Meet Our Guest
Jill Castle is the Bundoo pediatric nutritionist and author of the newly released book Fearless Feeding: How to Raise Healthy Eaters from High Chair to High School.
Sometimes, getting your child to eat can be a huge ordeal. Cooking can be labor-intensive, picky eaters are hard enough, restaurant menus for kids don’t offer enough healthful meals kids will enjoy, and the always-present sugary snack foods and drinks represent a long-term threat to your child’s health.
Pediatric Nutritionist Jill Castle, co-author of Fearless Feeding: How to Raise Healthy Eaters from High Chair to High School, says there isn’t an up-to-date comprehensive nutrition and feeding resource.
“I have dealt with the challenges families face, many of which are preventable with the right information,” Castle said. “[My co-author Maryann Jacobsen and I] decided to write a book that would give parents nutrition information so they could enjoy feeding their children and avoid mistakes.”
Reviewed by Dr. Sara Connolly, February 2019
What tips would you give parents to have their children eat better?
Rotate through a variety of different foods, as the learning curve about food and eating is steep, and it takes a whole childhood to raise a healthy eater who likes a wide variety of food. Don’t panic over rejection. But, if you narrow the food offerings to reflect what your child will eat, you will be embattled in trying to get your child to eat more variety later on.
Don’t interfere with your child’s eating or reward any eating performance. Ultimately, this practice sets up the wrong food value system in your child, like stuffing past satisfaction and pitting healthy food against indulgent foods.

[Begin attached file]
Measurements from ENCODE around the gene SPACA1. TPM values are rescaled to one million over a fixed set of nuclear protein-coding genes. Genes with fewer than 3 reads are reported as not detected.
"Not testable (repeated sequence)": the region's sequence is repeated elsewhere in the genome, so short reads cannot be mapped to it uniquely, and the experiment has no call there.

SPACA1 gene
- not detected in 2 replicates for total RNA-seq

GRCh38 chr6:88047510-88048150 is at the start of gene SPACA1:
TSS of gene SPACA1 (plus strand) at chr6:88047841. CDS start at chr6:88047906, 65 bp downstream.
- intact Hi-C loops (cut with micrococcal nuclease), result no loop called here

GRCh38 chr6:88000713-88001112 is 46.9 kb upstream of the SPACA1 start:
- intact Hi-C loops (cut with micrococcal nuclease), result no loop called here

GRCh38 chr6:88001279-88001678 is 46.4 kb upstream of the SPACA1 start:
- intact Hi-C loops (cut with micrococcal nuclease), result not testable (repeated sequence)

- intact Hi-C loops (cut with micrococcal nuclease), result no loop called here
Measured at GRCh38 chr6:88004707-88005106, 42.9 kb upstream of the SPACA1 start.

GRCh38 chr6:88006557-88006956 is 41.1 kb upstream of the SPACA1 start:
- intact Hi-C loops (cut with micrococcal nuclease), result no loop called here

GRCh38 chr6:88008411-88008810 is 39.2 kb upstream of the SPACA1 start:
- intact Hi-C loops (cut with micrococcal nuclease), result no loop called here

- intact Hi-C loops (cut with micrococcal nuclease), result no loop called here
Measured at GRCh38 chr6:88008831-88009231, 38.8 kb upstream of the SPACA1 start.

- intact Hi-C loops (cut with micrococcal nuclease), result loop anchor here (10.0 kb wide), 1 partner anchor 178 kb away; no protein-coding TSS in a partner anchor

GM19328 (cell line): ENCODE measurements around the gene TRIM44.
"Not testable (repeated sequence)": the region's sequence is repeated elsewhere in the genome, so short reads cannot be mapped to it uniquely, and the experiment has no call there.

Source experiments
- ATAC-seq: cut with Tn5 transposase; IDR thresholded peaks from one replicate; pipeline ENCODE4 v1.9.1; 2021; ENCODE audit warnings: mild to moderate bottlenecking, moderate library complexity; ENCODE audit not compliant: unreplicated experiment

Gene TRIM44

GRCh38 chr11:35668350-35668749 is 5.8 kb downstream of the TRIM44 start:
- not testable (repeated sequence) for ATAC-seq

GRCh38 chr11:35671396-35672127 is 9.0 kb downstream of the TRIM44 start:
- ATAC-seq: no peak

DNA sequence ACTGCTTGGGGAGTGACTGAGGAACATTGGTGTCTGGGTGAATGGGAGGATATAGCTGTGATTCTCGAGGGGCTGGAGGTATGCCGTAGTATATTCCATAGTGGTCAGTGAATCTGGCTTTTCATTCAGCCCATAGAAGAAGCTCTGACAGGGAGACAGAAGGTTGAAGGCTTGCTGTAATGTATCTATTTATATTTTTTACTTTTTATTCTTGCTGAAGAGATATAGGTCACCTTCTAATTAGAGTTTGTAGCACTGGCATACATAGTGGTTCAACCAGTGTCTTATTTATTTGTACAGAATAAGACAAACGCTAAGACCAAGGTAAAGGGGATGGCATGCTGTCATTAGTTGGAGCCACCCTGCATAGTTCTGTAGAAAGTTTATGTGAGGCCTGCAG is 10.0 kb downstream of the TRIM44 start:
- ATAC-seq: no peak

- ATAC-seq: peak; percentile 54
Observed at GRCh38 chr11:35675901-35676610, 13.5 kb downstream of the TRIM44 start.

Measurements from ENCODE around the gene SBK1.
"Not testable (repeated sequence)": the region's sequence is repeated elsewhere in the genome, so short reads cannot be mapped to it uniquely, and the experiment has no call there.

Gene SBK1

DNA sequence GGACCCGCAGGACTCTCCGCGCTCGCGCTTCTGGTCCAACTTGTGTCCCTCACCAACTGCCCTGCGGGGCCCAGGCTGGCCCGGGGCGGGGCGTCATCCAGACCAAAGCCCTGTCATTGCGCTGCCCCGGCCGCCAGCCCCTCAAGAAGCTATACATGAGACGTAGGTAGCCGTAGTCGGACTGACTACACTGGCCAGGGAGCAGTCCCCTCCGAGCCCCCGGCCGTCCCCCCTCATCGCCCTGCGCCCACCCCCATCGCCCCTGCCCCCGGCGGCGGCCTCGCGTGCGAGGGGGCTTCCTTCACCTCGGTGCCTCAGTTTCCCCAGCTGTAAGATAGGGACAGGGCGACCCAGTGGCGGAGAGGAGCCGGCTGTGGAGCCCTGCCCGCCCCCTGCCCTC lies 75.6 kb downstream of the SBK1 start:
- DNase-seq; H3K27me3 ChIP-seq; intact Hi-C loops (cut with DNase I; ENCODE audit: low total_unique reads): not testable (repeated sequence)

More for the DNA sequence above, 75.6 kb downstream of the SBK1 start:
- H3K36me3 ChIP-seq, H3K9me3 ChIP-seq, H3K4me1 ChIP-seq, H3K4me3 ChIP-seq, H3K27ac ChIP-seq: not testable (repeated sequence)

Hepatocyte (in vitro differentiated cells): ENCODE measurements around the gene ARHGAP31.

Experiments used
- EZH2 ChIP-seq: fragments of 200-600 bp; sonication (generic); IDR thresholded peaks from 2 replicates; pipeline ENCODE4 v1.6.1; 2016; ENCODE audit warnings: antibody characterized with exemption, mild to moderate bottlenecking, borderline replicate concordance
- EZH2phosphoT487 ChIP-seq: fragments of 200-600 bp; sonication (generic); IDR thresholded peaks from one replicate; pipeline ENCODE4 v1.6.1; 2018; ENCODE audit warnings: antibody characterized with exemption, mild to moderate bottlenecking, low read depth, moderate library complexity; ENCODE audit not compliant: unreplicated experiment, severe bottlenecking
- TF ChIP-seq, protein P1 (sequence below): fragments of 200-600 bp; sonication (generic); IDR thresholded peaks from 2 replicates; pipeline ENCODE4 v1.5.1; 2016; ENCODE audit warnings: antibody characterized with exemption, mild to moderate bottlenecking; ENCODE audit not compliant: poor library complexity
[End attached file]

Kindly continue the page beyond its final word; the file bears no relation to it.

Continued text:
Don’t sweat the normal developmental stuff, such as picky eating, copying the food preferences of school friends, and experimenting with food or diet as a teen. These are NORMAL, and when parents understand and expect them to occur, a lot less drama and interference happen along the way—and kids may move through the stage quicker!
Do you cover childhood obesity in Fearless Feeding?
Yes! Although we are not a book specifically on childhood obesity, we help parents deal with it at home. For example, parents may think that if they “help” their child control eating, they will be able to control further weight gain. But, research shows that controlling a child’s eating, especially desirable foods may backfire, making the controlled or limited food more desirous to the child.
What makes this book different from what is out there already?
Fearless Feeding not only captures nutrition from 6 months old (when babies begin solid food) to the end of adolescence, it showcases what to feed kids at each stage, how to do it in positive ways, and why kids behave they way they do around food and eating. Parents often think if they know WHAT to feed, their problems will be solved. But we know that success with feeding comes from an understanding of children’s developmental milestones and positive feeding practices. We include real stories, recipes, meal plans, nutrient charts and additional chapters for trouble-shooting nutrition problems, shopping, and parents’ own challenges with food and eating.